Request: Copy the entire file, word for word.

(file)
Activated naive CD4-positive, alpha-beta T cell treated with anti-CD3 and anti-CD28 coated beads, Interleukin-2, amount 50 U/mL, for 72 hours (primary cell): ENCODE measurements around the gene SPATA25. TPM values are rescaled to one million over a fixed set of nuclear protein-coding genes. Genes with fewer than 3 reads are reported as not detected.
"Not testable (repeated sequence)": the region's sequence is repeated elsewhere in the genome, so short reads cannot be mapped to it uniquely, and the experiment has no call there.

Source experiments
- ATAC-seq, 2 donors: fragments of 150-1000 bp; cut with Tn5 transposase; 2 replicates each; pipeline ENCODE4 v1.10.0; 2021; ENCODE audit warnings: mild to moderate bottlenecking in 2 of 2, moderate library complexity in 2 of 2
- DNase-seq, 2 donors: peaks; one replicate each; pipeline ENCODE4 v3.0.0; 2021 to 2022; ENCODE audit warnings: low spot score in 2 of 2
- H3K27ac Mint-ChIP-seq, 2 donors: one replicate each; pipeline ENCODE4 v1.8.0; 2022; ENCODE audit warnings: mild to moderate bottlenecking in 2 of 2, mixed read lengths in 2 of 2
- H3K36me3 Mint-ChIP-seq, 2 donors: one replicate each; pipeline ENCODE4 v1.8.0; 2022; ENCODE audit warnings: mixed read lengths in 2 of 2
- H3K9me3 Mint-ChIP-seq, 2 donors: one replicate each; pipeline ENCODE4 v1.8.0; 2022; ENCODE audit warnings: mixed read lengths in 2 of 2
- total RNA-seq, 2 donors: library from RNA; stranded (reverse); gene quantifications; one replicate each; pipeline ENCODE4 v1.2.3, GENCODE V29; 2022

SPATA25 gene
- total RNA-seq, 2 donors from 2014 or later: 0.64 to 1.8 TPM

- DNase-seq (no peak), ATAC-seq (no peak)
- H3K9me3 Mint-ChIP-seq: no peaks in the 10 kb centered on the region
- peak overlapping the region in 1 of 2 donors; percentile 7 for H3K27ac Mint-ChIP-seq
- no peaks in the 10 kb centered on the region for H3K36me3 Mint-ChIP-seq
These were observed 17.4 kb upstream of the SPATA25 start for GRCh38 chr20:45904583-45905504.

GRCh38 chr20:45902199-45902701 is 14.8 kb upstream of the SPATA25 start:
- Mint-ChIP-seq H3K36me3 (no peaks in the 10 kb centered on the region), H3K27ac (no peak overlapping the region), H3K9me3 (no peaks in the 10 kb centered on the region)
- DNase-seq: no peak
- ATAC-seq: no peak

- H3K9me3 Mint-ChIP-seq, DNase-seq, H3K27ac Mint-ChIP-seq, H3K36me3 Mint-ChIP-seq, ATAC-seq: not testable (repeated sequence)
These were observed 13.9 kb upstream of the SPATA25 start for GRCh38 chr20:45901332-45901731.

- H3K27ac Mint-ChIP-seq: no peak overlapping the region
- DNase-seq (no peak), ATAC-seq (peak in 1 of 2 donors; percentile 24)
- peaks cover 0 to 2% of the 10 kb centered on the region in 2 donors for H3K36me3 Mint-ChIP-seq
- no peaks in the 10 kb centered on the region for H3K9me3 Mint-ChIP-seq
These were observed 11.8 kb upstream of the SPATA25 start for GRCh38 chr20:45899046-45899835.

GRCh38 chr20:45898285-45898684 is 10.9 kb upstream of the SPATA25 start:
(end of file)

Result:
Activated naive CD4-positive, alpha-beta T cell treated with anti-CD3 and anti-CD28 coated beads, Interleukin-2, amount 50 U/mL, for 72 hours (primary cell): ENCODE measurements around the gene SPATA25. TPM values are rescaled to one million over a fixed set of nuclear protein-coding genes. Genes with fewer than 3 reads are reported as not detected.
"Not testable (repeated sequence)": the region's sequence is repeated elsewhere in the genome, so short reads cannot be mapped to it uniquely, and the experiment has no call there.

Source experiments
- ATAC-seq, 2 donors: fragments of 150-1000 bp; cut with Tn5 transposase; 2 replicates each; pipeline ENCODE4 v1.10.0; 2021; ENCODE audit warnings: mild to moderate bottlenecking in 2 of 2, moderate library complexity in 2 of 2
- DNase-seq, 2 donors: peaks; one replicate each; pipeline ENCODE4 v3.0.0; 2021 to 2022; ENCODE audit warnings: low spot score in 2 of 2
- H3K27ac Mint-ChIP-seq, 2 donors: one replicate each; pipeline ENCODE4 v1.8.0; 2022; ENCODE audit warnings: mild to moderate bottlenecking in 2 of 2, mixed read lengths in 2 of 2
- H3K36me3 Mint-ChIP-seq, 2 donors: one replicate each; pipeline ENCODE4 v1.8.0; 2022; ENCODE audit warnings: mixed read lengths in 2 of 2
- H3K9me3 Mint-ChIP-seq, 2 donors: one replicate each; pipeline ENCODE4 v1.8.0; 2022; ENCODE audit warnings: mixed read lengths in 2 of 2
- total RNA-seq, 2 donors: library from RNA; stranded (reverse); gene quantifications; one replicate each; pipeline ENCODE4 v1.2.3, GENCODE V29; 2022

SPATA25 gene
- total RNA-seq, 2 donors from 2014 or later: 0.64 to 1.8 TPM

- DNase-seq (no peak), ATAC-seq (no peak)
- H3K9me3 Mint-ChIP-seq: no peaks in the 10 kb centered on the region
- peak overlapping the region in 1 of 2 donors; percentile 7 for H3K27ac Mint-ChIP-seq
- no peaks in the 10 kb centered on the region for H3K36me3 Mint-ChIP-seq
These were observed 17.4 kb upstream of the SPATA25 start for GRCh38 chr20:45904583-45905504.

GRCh38 chr20:45902199-45902701 is 14.8 kb upstream of the SPATA25 start:
- Mint-ChIP-seq H3K36me3 (no peaks in the 10 kb centered on the region), H3K27ac (no peak overlapping the region), H3K9me3 (no peaks in the 10 kb centered on the region)
- DNase-seq: no peak
- ATAC-seq: no peak

- H3K9me3 Mint-ChIP-seq, DNase-seq, H3K27ac Mint-ChIP-seq, H3K36me3 Mint-ChIP-seq, ATAC-seq: not testable (repeated sequence)
These were observed 13.9 kb upstream of the SPATA25 start for GRCh38 chr20:45901332-45901731.

- H3K27ac Mint-ChIP-seq: no peak overlapping the region
- DNase-seq (no peak), ATAC-seq (peak in 1 of 2 donors; percentile 24)
- peaks cover 0 to 2% of the 10 kb centered on the region in 2 donors for H3K36me3 Mint-ChIP-seq
- no peaks in the 10 kb centered on the region for H3K9me3 Mint-ChIP-seq
These were observed 11.8 kb upstream of the SPATA25 start for GRCh38 chr20:45899046-45899835.

GRCh38 chr20:45898285-45898684 is 10.9 kb upstream of the SPATA25 start: